In a massive coordinated advertising campaign, news of the Gospel of Judas became widespread among the public in early 2006-April. At least three books on the Gospel were officially released on APR-06 or 07. A National Geographic Channel TV special was aired on APR-09 and APR-27.

Evangelical Christians, and others who believe in the inspiration and inerrancy of the Bible  will probably have little interest in this gospel. They may be aware that there were many dozens of gospels circulating within the early Christian movement of which only four were found to be legitimate, inspired by God and inerrant. These are the canonical gospels: Mark, Matthew, Luke and John. However, they might be faced with comments about this gospel when evangelizing. It might help them to be acquainted with its text.

Liberal Christians will probably have a great deal of interest in the gospel. It demonstrates the wide diversity of beliefs held by the various groups within the very diverse early Christian movement.

horizontal rule

Topics covered in this section:

bulletWhat the four canonic gospels say about Judas
bulletSpecific passages concerning Judas
bulletAbout Judas: his name; was he a traitor?
bulletThe Gospel of Judas: origin, content, positive and negative reactions

horizontal rule

Books about the Gospel of Judas:

We recommend three books:

bullet Radolphe Kasser, et al., "The Gospel of Judas," National Geographic Soc., (2006) Read reviews or order this book
bullet Herbert Krosney, The Lost Gospel : The Quest for the Gospel of Judas Iscariot," National Geographic Soc., (2006) Read reviews or order this book
bullet James Robinson, "The Secrets of Judas : The Story of the Misunderstood Disciple and His Lost Gospel," HarperSanFrancisco (2006). Read reviews or order this book safely from Amazon.com online book store.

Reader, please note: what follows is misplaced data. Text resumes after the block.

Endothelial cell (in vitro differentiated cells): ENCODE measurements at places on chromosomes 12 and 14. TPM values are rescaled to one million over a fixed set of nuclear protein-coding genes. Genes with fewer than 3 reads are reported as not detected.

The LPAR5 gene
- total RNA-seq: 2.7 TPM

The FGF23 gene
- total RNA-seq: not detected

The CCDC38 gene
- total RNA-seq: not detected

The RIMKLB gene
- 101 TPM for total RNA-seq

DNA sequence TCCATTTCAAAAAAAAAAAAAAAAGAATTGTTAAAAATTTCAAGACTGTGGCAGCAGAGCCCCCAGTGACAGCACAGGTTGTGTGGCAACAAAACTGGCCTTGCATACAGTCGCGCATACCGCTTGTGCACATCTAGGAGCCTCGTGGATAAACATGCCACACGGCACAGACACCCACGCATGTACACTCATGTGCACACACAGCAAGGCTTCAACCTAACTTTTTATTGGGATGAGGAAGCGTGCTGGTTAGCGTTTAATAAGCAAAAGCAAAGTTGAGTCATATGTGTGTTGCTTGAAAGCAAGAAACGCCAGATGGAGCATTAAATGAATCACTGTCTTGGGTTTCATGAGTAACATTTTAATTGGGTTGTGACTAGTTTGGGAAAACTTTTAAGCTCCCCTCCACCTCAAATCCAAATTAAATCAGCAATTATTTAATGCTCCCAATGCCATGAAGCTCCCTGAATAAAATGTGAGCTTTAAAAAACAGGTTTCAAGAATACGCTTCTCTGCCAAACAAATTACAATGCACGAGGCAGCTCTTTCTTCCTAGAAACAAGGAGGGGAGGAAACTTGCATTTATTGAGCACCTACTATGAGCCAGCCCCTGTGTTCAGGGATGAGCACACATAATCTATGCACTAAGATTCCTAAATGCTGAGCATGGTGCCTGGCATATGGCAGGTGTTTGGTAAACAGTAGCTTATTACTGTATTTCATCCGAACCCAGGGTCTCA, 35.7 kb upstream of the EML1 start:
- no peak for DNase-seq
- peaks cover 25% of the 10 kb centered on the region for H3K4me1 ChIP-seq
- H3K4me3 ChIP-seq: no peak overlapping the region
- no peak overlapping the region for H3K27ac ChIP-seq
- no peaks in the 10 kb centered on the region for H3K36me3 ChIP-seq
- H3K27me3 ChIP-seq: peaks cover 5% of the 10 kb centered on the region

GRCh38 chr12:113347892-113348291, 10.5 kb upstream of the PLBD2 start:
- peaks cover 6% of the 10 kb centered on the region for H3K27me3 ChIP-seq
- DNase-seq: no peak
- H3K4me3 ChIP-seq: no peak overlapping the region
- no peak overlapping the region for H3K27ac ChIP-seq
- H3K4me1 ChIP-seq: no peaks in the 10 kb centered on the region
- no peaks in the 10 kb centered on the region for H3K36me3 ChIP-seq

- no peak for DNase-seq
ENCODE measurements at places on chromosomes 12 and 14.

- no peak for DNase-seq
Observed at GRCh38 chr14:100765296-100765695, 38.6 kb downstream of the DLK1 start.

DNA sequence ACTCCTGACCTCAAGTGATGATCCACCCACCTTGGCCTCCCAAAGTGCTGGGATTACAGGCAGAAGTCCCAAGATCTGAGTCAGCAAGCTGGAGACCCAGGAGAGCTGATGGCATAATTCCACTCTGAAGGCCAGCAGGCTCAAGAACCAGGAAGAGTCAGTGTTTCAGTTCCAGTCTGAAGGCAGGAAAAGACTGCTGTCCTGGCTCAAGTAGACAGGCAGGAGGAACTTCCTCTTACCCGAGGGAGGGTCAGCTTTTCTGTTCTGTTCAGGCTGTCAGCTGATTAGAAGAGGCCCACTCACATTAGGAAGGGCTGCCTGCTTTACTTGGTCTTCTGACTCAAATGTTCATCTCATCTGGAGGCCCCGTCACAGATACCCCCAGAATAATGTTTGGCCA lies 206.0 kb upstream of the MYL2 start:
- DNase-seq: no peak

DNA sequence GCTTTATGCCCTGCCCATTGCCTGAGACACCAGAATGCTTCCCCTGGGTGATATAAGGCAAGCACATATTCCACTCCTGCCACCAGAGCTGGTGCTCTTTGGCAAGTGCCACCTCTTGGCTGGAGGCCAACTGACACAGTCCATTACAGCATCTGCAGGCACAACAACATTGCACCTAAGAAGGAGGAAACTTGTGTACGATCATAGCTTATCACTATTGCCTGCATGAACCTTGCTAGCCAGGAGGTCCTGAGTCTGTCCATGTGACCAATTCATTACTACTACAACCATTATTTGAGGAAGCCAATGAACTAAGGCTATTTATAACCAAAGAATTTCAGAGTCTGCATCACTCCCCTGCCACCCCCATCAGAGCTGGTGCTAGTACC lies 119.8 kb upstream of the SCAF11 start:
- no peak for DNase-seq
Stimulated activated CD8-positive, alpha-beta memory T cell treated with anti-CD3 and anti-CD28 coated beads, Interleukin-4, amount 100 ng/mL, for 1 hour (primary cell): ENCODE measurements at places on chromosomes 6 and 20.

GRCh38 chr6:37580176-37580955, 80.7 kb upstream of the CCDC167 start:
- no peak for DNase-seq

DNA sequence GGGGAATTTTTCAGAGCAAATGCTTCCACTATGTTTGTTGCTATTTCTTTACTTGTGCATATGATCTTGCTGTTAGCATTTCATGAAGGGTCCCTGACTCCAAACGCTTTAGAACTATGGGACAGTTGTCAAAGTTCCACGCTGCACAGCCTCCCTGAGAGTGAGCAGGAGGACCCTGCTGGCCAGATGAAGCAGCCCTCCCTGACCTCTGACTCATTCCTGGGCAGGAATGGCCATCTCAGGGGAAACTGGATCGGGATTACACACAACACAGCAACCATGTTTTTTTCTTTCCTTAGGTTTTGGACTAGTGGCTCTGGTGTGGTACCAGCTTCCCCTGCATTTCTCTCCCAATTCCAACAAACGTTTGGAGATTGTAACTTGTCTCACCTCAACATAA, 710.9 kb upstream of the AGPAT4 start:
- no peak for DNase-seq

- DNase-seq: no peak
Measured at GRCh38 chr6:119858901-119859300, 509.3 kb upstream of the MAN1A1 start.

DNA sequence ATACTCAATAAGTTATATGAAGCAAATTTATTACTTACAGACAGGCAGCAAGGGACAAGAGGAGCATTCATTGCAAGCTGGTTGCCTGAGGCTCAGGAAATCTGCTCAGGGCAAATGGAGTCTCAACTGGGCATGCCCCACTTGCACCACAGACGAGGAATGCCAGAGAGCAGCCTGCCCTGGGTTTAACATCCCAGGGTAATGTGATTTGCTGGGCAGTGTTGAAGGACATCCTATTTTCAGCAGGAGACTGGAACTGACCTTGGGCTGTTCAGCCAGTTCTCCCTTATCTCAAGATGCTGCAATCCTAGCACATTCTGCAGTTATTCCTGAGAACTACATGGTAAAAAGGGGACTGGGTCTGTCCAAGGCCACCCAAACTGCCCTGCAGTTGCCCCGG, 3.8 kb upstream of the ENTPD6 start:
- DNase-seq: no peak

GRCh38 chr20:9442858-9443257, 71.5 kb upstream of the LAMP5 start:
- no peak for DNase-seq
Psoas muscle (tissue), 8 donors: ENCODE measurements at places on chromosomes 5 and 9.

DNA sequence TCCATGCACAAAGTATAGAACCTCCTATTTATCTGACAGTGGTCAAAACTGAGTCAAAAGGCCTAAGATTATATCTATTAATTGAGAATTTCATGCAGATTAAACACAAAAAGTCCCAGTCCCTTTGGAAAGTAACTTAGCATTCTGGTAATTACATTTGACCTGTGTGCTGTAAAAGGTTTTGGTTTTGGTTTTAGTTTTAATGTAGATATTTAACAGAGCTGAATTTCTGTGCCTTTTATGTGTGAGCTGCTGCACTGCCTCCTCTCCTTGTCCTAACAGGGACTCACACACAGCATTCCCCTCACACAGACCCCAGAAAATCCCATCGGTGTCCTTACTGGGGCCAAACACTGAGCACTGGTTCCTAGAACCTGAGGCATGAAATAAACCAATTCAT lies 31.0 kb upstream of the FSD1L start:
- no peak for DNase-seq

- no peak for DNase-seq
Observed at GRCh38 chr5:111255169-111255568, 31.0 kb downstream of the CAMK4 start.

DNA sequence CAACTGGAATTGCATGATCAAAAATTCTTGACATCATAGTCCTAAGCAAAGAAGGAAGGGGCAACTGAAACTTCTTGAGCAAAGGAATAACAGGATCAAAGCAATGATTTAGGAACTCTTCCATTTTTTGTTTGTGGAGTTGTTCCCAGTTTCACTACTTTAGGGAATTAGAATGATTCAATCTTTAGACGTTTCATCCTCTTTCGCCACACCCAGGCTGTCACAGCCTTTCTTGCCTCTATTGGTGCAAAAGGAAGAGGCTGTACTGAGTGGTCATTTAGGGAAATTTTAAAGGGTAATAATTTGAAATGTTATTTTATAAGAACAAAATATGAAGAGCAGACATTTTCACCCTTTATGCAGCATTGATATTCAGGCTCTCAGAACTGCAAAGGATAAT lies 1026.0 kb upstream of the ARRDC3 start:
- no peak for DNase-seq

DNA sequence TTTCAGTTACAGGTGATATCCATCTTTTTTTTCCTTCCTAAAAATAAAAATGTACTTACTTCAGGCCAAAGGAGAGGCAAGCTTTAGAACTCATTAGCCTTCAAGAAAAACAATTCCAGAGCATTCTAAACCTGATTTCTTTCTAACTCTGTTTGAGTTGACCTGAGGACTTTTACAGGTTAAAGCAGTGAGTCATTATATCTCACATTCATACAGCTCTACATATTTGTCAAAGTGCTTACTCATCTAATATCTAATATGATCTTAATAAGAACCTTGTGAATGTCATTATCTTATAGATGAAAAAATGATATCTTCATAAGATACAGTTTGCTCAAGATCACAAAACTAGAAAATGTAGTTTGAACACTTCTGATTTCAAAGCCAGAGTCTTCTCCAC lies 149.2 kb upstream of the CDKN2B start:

A search of the Amazon.com data base returns links for these three books and others. If you see a generic Amazon ad here, please click on your browser's refresh icon.

Note: Simon Mawer's book "The Gospel of Judas" is a novel and is not directly related to the actual Gospel of Judas

horizontal rule

Site navigation:

 Home > Christianity > Bible > Christian scriptures > here

 Home > Christianity > History, beliefs, etc. > History > here

 Home > Christianity > Personalities > here

horizontal rule

Copyright 2006 by Ontario Consultants on Religious Tolerance.
First published: 2006-APR-07
Most recent update: 2006-APR-25
Author: B.A. Robinson

line.gif (538 bytes)

horizontal rule

Go to the previous page, or to the Christian Scriptures menu, or to the Christian history menu, or Christian personalities menu, or choose:

Web ReligiousTolerance.org

Go to home page  We would really appreciate your help

E-mail us about errors, etc.  Purchase a CD of this web site

FreeFind search, lists of new essays...  Having problems printing our essays?

Twitter link

Facebook icon

Google Page Translator:

This page translator works on Firefox,
Opera, Chrome, and Safari browsers only

After translating, click on the "show
original" button at the top of this
page to restore page to English.